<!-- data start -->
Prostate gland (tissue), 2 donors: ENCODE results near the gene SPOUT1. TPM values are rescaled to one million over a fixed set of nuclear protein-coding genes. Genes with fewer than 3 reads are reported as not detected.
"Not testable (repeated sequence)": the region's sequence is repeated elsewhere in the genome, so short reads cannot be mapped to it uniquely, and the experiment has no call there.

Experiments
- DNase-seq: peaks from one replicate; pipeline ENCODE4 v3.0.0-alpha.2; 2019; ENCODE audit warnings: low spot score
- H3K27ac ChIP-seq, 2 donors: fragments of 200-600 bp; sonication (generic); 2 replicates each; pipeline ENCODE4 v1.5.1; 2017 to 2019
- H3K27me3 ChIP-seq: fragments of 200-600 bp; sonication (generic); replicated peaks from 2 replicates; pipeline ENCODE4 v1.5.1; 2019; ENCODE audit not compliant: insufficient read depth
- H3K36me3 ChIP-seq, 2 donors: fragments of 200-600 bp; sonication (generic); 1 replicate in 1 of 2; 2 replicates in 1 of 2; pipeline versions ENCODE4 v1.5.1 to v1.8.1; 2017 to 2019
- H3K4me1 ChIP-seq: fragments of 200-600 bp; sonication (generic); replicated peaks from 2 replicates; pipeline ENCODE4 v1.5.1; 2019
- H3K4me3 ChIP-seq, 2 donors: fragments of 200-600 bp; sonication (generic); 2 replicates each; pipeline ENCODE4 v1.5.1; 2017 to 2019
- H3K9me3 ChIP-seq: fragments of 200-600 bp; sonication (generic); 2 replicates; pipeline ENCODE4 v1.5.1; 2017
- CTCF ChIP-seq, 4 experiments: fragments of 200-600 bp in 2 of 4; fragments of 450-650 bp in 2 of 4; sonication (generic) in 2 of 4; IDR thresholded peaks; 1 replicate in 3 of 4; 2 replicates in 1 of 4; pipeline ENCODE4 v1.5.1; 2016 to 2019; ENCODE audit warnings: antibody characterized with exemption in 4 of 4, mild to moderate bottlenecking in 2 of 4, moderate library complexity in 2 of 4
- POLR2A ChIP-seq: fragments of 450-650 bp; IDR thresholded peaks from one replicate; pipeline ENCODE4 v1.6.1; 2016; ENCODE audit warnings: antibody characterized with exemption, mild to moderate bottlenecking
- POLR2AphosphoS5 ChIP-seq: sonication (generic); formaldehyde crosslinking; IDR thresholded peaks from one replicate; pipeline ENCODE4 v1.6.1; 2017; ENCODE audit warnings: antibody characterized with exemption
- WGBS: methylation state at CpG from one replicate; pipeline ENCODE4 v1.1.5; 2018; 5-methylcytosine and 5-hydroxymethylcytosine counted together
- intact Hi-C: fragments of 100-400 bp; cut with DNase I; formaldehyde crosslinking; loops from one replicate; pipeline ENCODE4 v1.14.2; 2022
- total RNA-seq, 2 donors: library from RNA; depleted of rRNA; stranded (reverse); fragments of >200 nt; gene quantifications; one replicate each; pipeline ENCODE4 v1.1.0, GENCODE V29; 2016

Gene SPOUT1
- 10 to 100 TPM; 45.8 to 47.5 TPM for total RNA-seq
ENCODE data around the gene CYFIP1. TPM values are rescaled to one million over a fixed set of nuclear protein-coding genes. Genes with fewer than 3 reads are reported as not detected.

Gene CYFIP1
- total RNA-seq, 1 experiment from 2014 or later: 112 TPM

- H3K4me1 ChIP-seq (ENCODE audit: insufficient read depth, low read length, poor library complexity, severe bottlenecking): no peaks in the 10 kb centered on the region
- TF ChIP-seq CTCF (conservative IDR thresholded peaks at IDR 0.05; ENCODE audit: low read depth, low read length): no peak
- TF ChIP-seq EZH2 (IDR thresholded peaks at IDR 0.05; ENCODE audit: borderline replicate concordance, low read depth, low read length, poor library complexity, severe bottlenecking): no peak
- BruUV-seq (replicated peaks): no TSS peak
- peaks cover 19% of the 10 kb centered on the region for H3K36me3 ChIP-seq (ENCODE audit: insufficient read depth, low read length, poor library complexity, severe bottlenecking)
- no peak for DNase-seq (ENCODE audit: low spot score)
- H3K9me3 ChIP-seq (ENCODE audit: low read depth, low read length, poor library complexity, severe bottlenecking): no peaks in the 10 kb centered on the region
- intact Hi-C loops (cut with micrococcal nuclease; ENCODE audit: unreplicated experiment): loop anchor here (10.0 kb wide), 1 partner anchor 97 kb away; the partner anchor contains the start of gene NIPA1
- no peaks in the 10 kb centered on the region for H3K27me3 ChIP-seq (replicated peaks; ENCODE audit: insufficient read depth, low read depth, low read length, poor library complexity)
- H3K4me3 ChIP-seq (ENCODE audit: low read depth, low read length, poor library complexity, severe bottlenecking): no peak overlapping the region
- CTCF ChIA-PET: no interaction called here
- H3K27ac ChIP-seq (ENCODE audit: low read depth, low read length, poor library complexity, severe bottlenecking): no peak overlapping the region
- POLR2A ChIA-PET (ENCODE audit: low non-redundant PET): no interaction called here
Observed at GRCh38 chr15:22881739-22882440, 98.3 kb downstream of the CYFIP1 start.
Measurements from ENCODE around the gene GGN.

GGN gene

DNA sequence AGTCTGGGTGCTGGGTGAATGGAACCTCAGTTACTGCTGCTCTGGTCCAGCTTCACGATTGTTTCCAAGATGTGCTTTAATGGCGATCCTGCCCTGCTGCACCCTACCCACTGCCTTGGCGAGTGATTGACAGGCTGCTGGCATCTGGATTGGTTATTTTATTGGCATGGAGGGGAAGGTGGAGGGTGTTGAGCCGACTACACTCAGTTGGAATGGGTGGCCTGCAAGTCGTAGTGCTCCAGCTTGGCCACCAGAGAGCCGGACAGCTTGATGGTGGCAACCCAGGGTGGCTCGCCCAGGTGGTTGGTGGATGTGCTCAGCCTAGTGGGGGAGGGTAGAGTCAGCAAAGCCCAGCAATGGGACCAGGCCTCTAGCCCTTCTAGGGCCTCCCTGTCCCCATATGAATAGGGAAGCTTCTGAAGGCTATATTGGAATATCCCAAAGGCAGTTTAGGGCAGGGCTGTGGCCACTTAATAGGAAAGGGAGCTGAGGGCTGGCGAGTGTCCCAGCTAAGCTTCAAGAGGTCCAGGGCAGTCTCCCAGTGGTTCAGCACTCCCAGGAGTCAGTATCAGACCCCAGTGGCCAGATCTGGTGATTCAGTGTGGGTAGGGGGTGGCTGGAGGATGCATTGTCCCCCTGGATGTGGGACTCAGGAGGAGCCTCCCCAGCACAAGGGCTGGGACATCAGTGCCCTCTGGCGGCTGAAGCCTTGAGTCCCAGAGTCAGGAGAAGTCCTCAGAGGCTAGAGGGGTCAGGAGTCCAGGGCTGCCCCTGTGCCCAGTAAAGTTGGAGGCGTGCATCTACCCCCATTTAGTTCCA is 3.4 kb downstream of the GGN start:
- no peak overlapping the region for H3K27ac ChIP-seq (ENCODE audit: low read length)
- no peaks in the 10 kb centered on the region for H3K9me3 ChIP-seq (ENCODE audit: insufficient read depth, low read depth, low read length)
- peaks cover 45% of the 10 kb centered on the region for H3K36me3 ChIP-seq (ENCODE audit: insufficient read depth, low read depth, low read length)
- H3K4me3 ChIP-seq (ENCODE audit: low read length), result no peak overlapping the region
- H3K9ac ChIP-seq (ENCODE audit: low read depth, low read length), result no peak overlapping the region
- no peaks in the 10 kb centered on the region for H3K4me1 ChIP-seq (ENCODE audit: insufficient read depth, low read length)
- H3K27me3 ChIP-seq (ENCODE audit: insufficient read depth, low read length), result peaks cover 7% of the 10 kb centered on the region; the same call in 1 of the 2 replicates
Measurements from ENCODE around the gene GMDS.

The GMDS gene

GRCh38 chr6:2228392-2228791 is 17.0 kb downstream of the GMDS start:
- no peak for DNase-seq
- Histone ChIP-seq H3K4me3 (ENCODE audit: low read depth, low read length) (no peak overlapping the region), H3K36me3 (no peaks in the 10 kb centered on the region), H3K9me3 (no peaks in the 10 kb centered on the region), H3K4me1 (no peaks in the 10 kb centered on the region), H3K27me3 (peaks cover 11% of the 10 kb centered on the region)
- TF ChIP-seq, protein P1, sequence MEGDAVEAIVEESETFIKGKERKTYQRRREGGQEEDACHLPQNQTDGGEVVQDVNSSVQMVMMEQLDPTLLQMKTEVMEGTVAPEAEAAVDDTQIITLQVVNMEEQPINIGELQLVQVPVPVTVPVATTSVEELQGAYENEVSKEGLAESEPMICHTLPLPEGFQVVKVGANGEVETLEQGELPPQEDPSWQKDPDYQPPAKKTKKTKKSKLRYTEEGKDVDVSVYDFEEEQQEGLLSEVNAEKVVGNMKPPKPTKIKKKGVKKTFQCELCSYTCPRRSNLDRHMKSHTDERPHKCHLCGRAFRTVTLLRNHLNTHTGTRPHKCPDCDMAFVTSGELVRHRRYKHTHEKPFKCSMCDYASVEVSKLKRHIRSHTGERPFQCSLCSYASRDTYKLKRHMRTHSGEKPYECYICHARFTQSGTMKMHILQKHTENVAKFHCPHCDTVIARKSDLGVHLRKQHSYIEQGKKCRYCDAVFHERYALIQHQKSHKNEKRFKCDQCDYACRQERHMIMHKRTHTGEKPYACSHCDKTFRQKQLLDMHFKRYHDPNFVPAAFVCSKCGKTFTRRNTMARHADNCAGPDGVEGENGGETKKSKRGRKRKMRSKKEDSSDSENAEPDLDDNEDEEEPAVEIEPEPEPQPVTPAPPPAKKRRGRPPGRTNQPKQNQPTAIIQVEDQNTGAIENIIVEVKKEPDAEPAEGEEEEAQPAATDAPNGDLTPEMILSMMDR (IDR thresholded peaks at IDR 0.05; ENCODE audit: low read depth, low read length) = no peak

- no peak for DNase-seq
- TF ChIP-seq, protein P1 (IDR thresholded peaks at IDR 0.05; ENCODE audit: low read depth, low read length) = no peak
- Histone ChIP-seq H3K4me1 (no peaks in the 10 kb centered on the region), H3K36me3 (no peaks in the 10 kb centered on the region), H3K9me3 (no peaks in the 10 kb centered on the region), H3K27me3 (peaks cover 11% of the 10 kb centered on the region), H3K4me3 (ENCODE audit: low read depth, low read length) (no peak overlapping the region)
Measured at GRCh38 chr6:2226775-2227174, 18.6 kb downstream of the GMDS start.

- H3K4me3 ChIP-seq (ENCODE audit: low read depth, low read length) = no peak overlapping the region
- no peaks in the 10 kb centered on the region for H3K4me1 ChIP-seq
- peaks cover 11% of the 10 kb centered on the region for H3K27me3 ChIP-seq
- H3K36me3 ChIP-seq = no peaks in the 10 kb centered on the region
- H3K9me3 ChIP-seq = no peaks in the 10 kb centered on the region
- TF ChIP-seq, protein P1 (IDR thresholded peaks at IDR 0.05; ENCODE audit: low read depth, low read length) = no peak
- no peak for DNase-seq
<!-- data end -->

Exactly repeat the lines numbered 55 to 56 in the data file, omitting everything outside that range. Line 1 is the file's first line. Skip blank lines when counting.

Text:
Measured at GRCh38 chr6:2226775-2227174, 18.6 kb downstream of the GMDS start.

- H3K4me3 ChIP-seq (ENCODE audit: low read depth, low read length) = no peak overlapping the region